Within a week, Fareh and his lab had decked out the Cas13 scissors with a guide that could seek out the SARS-CoV-2 mRNA instructions for manufacturing the spike protein. This is the bit that gives the virus access to cells. Because the virus can mutate its spike, Fareh’s team used a computer to predict the least-changeable part of the spike mRNA instructions as their target.
Working with Lewin’s team, they tested the tool on SARS-CoV-2 growing in green monkey kidney cells and human lung cells in culture dishes.
Cas13 obliterated the spike protein message and stopped the virus from proliferating.
Better yet, the shifty virus could not easily evade Cas13. When Fareh’s team mutated the virus by introducing single letter changes, Cas13 with its attached RNA guide continued to seek and destroy them. The tipping point was when the virus accrued three mutations.
But vanquishing a virus in culture dishes is just the first step.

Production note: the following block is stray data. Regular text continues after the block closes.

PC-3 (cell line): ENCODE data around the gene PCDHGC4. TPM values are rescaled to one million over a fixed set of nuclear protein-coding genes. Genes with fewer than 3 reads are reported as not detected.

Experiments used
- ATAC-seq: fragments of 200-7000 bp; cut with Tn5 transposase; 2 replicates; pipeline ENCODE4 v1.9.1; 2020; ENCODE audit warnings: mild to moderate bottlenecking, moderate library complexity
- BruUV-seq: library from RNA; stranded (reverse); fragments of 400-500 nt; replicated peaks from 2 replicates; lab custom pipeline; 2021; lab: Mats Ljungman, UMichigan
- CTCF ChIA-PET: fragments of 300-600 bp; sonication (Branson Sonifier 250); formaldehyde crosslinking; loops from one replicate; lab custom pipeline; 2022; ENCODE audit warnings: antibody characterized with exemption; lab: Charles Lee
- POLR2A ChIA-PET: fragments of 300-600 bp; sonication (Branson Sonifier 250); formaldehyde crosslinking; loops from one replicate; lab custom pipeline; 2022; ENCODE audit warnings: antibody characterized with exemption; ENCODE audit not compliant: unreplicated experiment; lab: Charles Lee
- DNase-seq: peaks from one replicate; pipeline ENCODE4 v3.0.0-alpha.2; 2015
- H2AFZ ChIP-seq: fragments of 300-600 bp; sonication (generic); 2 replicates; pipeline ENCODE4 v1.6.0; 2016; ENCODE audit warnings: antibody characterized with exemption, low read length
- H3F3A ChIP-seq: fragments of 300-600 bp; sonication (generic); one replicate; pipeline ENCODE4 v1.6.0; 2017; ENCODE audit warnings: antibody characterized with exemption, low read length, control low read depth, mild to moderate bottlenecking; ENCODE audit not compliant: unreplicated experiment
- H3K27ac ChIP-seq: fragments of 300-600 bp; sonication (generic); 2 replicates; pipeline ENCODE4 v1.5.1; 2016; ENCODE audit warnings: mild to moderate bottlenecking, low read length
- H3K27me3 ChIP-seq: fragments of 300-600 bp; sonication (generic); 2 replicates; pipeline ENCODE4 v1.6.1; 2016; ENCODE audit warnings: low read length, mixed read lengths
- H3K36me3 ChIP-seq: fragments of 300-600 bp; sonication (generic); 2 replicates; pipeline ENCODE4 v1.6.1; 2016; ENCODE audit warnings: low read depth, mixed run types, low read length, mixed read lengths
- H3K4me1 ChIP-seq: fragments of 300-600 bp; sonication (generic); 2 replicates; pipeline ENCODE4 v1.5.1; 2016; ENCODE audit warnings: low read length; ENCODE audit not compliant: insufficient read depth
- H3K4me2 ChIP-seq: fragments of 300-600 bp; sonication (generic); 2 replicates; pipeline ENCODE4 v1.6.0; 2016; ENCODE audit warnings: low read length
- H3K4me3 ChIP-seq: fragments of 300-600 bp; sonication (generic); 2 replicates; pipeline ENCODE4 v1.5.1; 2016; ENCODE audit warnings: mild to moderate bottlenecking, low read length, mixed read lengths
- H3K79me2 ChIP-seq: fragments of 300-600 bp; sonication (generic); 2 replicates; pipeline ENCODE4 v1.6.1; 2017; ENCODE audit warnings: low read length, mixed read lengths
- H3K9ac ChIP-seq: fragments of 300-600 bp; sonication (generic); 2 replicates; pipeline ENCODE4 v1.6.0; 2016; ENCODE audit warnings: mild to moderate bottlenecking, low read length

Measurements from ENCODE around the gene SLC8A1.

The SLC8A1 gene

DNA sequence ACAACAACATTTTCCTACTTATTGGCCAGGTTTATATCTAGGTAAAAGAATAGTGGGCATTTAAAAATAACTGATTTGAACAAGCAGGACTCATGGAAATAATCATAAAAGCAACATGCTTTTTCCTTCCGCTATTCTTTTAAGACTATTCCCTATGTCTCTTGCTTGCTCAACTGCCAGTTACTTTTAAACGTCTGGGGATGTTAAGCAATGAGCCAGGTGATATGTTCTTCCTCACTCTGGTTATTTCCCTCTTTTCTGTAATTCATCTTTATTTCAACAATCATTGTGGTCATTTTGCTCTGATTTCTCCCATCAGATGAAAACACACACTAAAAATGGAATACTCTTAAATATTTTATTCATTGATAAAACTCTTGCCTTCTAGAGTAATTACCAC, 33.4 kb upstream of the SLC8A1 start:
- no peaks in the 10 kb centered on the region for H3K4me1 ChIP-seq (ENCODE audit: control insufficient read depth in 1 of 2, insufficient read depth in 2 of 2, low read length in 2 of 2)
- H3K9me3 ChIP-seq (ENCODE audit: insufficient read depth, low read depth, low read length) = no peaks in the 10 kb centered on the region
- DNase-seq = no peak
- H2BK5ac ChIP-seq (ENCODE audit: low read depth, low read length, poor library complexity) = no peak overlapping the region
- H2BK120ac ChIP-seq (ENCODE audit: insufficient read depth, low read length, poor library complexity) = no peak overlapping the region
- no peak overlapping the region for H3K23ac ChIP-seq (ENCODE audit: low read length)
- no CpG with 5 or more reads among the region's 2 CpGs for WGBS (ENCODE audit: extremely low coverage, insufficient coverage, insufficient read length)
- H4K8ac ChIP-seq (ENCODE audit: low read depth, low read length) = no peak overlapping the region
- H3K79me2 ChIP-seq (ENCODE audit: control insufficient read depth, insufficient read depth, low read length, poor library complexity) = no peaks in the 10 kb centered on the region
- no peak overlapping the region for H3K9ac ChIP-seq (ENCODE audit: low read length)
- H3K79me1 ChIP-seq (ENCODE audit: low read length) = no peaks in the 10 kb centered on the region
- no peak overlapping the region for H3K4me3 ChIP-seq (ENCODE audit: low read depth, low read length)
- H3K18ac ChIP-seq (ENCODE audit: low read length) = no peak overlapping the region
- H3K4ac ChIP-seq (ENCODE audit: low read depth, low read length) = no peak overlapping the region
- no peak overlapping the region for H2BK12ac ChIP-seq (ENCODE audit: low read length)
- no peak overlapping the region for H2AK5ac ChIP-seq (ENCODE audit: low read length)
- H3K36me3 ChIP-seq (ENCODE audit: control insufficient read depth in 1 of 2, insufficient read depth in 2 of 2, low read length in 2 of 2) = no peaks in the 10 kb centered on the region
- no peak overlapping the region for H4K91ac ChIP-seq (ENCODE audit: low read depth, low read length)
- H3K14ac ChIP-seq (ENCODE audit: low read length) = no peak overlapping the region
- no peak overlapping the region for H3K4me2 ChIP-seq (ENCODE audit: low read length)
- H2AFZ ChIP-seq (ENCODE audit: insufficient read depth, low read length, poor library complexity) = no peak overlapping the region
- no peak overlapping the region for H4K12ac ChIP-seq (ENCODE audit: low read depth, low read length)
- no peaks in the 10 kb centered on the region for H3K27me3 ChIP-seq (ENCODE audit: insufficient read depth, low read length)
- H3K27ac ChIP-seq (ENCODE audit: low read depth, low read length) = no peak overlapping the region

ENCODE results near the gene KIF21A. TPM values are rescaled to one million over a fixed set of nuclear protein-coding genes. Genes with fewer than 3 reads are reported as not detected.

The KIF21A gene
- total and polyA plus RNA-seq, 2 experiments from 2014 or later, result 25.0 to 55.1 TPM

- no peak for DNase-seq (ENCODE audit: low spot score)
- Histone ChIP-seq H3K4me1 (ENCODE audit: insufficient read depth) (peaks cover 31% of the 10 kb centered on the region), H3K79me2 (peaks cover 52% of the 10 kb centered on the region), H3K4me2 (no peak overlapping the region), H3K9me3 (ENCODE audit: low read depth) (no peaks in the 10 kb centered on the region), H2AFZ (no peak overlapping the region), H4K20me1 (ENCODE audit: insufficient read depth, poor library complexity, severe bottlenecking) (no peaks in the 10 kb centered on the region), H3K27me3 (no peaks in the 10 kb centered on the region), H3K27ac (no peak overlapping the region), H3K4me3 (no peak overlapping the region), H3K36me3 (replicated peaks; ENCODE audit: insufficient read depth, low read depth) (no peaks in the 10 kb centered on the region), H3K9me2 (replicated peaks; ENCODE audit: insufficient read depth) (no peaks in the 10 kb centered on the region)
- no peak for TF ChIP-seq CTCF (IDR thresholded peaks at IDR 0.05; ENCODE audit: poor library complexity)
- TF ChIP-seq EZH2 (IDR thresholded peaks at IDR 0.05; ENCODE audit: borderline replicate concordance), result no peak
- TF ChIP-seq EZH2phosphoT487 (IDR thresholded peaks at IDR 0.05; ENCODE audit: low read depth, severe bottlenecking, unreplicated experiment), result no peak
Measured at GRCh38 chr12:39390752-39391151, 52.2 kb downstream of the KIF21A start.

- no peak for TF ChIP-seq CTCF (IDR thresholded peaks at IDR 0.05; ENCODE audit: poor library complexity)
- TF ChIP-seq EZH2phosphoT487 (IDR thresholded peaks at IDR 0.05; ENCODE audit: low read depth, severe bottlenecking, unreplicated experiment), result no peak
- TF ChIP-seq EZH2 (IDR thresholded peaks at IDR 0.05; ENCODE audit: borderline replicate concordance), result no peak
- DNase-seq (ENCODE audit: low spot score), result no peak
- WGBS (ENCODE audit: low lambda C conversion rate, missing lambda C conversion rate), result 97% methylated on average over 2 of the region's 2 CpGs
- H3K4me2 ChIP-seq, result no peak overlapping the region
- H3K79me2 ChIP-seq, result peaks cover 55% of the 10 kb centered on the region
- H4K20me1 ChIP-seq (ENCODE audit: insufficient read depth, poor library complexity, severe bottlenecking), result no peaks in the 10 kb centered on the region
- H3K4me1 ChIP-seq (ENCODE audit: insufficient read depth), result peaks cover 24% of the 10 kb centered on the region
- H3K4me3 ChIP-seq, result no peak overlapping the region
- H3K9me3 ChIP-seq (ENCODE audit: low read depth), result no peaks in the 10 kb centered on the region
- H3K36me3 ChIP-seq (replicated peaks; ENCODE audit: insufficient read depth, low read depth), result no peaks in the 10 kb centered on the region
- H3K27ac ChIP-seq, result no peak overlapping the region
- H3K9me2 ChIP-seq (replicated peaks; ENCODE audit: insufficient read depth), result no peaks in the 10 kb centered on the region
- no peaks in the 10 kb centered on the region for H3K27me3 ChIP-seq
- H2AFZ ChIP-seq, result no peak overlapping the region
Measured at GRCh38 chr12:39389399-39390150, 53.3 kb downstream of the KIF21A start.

Delivering Cas13 to clinical trials
The next step is to test Cas13 in mice that have been bred to be susceptible to COVID-19. It will also be tested in infected human cells washed from the nose, and in infected lung organoids: ‘mini organs’ grown from human stem cells.
A crucial issue is how to turn Cas13 into a drug. Cas13 itself is a protein, but its all-important guide is made of flimsy RNA.
This is where the Melbourne team plan to leverage off the global RNA revolution. Thirty years ago, the idea that RNA could be used as a drug was laughable. Its fragility was only the beginning – researchers also knew that injecting large amounts of it could trigger dangerous immune reactions.